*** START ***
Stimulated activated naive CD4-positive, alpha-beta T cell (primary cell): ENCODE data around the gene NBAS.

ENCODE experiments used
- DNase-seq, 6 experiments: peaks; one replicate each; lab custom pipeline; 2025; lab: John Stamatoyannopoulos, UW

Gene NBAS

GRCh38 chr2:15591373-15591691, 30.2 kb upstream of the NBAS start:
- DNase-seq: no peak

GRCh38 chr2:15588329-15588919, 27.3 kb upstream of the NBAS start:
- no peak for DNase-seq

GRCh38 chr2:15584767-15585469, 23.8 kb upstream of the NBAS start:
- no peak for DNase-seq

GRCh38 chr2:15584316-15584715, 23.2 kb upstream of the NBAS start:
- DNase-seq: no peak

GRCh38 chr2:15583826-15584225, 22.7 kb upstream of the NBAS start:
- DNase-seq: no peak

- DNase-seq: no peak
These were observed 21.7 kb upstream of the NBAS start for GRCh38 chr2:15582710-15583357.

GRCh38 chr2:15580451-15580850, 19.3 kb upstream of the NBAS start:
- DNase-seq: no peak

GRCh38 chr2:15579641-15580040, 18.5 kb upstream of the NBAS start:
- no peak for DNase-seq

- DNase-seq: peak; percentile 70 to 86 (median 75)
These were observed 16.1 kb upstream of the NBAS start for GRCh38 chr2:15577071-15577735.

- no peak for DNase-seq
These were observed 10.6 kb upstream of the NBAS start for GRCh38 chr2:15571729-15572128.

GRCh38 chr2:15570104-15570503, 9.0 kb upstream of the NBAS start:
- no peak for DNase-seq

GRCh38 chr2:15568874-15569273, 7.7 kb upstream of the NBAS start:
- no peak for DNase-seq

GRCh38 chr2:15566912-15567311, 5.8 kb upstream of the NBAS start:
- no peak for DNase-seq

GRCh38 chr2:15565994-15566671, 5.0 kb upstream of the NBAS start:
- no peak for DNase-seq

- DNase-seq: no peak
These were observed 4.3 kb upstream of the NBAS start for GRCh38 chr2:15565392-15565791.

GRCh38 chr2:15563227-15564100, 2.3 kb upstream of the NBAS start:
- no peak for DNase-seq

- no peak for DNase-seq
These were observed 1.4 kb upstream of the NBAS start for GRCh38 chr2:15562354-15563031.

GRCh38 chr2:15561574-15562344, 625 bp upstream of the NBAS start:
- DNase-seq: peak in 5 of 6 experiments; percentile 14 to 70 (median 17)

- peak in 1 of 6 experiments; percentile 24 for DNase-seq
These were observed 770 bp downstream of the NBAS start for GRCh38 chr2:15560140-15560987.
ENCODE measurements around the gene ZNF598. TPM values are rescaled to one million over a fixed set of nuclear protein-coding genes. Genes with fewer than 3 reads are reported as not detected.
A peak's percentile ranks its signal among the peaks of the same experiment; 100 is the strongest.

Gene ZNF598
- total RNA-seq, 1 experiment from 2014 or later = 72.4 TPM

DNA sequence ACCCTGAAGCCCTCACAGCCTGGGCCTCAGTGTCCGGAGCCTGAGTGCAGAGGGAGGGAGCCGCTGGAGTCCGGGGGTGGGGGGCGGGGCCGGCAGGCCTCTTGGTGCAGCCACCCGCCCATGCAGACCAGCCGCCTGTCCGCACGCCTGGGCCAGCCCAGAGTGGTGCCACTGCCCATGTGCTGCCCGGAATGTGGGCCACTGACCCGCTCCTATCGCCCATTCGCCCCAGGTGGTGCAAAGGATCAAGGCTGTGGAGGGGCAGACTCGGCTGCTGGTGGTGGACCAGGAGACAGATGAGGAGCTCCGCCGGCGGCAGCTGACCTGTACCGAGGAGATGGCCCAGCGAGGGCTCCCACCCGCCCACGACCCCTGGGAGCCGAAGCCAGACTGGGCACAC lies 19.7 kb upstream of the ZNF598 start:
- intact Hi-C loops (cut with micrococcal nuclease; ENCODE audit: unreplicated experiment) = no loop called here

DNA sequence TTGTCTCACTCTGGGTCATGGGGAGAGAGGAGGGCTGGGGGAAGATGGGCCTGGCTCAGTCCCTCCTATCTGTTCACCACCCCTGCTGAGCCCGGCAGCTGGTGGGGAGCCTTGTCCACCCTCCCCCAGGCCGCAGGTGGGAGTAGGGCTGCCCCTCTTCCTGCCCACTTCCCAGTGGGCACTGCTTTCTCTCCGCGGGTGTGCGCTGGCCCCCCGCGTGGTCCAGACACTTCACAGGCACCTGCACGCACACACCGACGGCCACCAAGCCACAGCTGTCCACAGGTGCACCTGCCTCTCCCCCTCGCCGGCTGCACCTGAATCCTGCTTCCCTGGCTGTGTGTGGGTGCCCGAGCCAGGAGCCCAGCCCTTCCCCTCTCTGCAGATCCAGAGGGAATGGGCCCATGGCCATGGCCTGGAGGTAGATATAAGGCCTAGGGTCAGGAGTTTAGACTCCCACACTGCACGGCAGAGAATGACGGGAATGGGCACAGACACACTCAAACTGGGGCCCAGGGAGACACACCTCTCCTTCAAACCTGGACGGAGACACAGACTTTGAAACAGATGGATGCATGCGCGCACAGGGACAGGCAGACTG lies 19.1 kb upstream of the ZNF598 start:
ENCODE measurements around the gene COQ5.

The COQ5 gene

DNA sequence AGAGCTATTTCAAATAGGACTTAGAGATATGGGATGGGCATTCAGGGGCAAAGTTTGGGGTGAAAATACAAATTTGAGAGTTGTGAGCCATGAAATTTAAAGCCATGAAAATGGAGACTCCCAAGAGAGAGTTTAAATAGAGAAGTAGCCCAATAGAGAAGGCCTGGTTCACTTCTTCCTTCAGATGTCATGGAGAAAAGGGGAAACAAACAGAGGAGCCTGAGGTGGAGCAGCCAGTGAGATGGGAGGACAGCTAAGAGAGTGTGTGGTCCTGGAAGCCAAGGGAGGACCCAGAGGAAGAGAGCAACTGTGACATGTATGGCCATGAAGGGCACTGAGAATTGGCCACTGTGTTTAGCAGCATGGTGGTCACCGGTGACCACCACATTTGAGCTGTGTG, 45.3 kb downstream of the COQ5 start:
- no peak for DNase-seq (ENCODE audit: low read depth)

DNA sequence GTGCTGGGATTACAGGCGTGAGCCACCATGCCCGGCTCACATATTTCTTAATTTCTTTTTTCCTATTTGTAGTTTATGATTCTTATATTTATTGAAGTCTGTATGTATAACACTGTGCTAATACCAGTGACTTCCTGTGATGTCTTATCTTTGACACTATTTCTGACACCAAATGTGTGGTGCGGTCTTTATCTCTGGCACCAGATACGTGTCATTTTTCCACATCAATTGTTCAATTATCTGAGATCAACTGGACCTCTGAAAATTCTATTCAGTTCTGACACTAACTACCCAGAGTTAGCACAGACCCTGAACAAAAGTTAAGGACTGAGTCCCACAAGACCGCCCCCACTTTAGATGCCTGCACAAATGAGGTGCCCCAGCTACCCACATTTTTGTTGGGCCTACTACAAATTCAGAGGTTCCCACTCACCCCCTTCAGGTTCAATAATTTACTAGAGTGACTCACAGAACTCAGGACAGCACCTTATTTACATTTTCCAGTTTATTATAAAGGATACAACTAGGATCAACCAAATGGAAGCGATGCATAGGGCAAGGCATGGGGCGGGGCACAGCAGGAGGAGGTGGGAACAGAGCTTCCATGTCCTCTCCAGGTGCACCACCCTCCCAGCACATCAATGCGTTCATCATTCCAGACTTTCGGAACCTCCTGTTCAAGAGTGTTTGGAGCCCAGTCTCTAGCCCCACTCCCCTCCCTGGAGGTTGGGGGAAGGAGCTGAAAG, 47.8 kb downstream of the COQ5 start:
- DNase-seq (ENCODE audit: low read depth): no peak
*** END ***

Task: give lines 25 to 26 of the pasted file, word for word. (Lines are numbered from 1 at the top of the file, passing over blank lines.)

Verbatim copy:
GRCh38 chr2:15570104-15570503, 9.0 kb upstream of the NBAS start:
- no peak for DNase-seq